Tattva Talks: Is it time we embraced holistic health?

We all know that good food and activity form the bedrock of a healthy mind and body. Amid our global health crisis, many around the world are starting to awaken to the idea that holistic health must be a lifestyle choice, rather than a cure when it's too late. Tattva asks the question: Have we created a society where we are too apathetic to take personal responsibility, or are we too comfortable with our access to a public healthcare system that will catch us if we fall?

In a live videocast, four health and fitness experts came together to discuss whether now more than ever, we need to consider, or rather embrace, holistic health.

Fitness enthusiast Harsha Sri-Ramesh from Tattva Press was joined by Dr. Rajiv Chandegra, general practitioner, Dilan Patel, stage 4 cancer survivor and founder of DNA Fitness UK, and Snehal Shah, a science journalist who recently conducted first-of-its-kind primary research into the regulation of Ayurveda in the UK.

“Holistic health is all about looking after the mind, body and soul. It's how we live day by day and interact with the environment around us,” said Dilan Patel.

Educating the masses

According to the Global Wellness Institute (GWI), the wellness market has grown 12.8 per cent to a $4.2 trillion industry in just two years. Although it seems there has been a complete shift in attitudes towards holistic health, with a rising popularity in ancient alternative practices such as yoga and Ayurveda, there is still work to be done to create global awareness and a culture of wellness.

“Education and environment have the power to affect a cultural change and help us engrain health and wellness into our lifestyles, but what stops holistic health from becoming a widespread phenomenon ” asked Harsha Sri-Ramesh.

Despite general consensus by the panel on the need for mass awareness and myth busting of common misconceptions around health, science journalist Snehal Shah raised some pressing concerns about how difficult it is to cut through the noise and the need for a top-down approach from public health institutions.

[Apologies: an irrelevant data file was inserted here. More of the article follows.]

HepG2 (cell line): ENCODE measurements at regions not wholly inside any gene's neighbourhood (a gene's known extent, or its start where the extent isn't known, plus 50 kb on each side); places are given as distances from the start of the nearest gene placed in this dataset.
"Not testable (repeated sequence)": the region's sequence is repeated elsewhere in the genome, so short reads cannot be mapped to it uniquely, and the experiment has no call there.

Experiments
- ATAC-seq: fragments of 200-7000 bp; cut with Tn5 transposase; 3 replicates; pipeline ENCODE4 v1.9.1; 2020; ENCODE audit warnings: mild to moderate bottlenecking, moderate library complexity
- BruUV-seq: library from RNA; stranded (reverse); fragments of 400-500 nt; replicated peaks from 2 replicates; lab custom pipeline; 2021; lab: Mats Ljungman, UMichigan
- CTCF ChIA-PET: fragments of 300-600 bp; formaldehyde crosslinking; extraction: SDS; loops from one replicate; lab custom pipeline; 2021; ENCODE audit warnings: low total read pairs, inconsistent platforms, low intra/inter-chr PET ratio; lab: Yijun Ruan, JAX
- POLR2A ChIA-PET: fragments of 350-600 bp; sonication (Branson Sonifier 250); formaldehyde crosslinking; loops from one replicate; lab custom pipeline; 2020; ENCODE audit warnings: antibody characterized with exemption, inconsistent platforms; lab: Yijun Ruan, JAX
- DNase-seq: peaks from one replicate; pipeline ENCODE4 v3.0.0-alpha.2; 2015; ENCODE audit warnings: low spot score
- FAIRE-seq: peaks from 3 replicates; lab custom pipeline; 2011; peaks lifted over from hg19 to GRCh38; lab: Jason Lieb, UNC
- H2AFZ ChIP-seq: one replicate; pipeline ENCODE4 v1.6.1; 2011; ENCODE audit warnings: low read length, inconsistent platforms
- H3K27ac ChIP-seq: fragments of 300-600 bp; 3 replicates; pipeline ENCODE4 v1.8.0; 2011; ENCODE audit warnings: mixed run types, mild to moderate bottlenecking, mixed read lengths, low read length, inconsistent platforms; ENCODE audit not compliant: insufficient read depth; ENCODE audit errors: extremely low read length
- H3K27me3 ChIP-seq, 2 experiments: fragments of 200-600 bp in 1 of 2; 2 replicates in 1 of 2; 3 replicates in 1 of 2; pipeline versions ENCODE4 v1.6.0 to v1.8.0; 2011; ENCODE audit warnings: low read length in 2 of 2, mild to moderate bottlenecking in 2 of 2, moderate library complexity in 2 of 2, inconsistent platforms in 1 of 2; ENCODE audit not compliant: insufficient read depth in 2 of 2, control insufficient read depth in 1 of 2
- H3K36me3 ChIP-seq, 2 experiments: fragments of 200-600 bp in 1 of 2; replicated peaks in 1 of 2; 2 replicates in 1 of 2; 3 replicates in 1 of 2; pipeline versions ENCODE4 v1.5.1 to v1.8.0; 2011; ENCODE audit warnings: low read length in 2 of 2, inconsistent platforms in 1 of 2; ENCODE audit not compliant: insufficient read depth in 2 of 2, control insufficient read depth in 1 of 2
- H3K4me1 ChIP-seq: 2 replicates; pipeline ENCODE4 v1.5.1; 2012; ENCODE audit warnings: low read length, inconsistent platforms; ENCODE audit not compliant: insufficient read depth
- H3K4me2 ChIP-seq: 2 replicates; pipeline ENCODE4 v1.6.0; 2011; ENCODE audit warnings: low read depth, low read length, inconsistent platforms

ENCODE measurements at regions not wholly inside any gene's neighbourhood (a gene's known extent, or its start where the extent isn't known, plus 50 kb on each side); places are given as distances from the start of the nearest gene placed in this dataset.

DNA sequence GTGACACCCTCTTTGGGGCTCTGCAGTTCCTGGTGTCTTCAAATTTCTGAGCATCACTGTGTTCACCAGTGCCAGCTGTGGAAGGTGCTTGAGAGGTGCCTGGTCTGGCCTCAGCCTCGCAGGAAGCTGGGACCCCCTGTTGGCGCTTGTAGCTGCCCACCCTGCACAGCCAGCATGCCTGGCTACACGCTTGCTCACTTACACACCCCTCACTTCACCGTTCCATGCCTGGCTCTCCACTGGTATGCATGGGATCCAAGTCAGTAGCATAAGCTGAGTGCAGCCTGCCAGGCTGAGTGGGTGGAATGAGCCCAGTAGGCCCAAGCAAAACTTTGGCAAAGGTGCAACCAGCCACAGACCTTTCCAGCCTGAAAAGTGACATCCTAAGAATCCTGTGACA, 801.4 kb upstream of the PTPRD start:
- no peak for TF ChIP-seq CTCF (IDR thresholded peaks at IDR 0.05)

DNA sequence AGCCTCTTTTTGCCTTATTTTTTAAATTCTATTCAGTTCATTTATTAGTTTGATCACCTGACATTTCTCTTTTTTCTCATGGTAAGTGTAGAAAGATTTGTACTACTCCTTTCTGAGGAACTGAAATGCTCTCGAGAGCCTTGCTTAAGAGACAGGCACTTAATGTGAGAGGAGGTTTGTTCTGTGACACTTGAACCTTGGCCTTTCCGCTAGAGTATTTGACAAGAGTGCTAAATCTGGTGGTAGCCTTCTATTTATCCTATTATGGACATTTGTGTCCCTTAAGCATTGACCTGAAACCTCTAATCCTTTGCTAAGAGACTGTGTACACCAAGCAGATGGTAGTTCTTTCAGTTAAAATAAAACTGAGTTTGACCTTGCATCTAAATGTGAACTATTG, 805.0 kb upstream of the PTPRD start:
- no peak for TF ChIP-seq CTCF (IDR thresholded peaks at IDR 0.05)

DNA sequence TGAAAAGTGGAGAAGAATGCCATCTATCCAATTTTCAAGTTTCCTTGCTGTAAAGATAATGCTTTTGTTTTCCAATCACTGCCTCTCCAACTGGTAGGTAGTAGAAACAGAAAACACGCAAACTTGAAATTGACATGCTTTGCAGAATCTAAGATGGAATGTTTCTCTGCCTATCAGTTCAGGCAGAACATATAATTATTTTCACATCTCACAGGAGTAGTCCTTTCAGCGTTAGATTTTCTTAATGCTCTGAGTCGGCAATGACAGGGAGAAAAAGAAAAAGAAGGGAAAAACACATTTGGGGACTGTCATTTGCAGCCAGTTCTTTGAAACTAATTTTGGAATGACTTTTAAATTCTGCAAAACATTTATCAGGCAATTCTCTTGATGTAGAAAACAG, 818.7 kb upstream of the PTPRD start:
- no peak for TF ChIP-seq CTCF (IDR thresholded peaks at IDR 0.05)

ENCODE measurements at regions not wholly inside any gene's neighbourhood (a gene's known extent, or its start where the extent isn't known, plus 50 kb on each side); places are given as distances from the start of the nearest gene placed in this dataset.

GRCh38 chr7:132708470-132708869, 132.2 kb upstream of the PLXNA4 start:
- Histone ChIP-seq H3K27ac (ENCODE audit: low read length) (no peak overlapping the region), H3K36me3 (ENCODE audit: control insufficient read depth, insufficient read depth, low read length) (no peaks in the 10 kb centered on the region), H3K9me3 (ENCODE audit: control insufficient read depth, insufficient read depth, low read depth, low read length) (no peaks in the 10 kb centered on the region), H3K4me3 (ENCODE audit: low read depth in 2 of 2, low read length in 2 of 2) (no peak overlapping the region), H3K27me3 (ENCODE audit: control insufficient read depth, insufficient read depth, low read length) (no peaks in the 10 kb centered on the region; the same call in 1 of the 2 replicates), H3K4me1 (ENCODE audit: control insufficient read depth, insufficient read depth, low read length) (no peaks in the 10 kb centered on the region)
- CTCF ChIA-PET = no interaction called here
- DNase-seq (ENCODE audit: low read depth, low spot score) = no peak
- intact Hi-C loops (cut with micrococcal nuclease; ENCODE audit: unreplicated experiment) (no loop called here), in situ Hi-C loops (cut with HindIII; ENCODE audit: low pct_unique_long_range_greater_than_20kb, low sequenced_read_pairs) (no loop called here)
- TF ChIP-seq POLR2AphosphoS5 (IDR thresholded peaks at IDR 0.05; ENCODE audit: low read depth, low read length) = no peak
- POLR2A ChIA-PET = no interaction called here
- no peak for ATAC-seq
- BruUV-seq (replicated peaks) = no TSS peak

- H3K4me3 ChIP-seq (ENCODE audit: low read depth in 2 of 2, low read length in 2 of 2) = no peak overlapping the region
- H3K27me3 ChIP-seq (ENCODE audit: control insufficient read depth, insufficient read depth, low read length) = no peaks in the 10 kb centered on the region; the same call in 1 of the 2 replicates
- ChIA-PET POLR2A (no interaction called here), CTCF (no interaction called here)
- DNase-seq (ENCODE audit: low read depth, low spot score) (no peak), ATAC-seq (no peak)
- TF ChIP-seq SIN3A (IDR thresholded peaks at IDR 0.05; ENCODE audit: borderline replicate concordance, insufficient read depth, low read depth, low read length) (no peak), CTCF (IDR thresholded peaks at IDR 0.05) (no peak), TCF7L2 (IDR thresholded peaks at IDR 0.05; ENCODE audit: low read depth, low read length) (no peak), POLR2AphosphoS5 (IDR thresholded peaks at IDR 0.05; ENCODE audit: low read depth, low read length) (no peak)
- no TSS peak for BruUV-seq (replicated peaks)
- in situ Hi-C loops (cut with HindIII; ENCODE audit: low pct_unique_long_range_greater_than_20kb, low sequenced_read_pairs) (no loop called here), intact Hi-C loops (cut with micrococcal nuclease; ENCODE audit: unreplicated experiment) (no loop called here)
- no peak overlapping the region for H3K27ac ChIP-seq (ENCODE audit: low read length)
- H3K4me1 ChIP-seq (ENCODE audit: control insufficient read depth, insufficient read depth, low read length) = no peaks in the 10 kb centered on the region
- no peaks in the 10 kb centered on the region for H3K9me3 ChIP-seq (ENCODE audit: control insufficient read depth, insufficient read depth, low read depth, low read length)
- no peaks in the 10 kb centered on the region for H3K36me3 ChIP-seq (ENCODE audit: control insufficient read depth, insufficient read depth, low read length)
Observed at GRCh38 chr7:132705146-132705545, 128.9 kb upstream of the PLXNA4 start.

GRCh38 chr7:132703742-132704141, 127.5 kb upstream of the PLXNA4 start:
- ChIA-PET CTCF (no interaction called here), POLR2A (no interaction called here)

“When we talk about education, we think about schools, but so little of what we know about the world comes from a classroom. We consume information throughout our everyday lives, from friends and family and the people around us, from our communities and environments and social media, to TV and advertising. When we subconsciously internalise this information and these ideas, we can't trace them or see the context to verify them. It seems to come from the people we trust, and so we trust it.”

Personal responsibility

Losing weight and managing the underlying health conditions which make us vulnerable to Covid-19 remain a public health priority. Faced with an extreme health crisis, the UK's National Health Service (NHS) has been actively pushing exercise and healthy eating as key components for overall wellbeing. “But why do we not have good discipline when it comes to our health ” asked Harsha Sri-Ramesh.

“It is so unfair to expect people to take the onus on themselves for their health. We talk about discipline, time, choices, but do people actually have these resources? What if someone doesn't have the time to exercise every day or the money for a gym membership? How do we count macro nutrients in our mums' daals? These aren't exceptions, these are most people's everyday lives,” said Snehal Shah.

A fair but unhealthy system

Hailed as the most important part of the UK's welfare state, the NHS was founded on the basis of clinical need, not an individual's ability to pay. This may make it a 'fair' system, but has the collectivisation of health led to a healthier nation?

“There's a difference between health and healthcare. The system currently doesn't allow for a consultant to gain a full understanding of a patient's lifestyle and the external factors which affect their health so there is always an onus on cure rather than prevention,” said Dr. Rajiv Chandegra.

Prevention over cure

GWI's findings show that the wellness industry now contributes to 5.3 per cent of global economic output, so our interaction with more intentional, integrative and holistic health is clearly becoming less episodic. “How can we get more excited and proactive about our health ” asked Harsha Sri-Ramesh.

“We can all agree that we need discipline even more in our lives now than previous generations. We can see it as a positive rather than a burden that we're putting on ourselves,” said Dr. Rajiv Chandegra.

“Look at your body as a car. If you keep it in the drive way for prolonged periods of time without turning it on, you won't be able to use it when you need it. Our bodies are machines and we either use them or lose them,” said Dilan Patel.

“10,000 steps a day, being mindful about what we put into our mouths and taking time to meditate are a good starting point.”

by Vidhu Sharma

*Tattva Press is an independent publisher with a mission to nurture aspiring authors and ideas at the frontiers of Indian culture.

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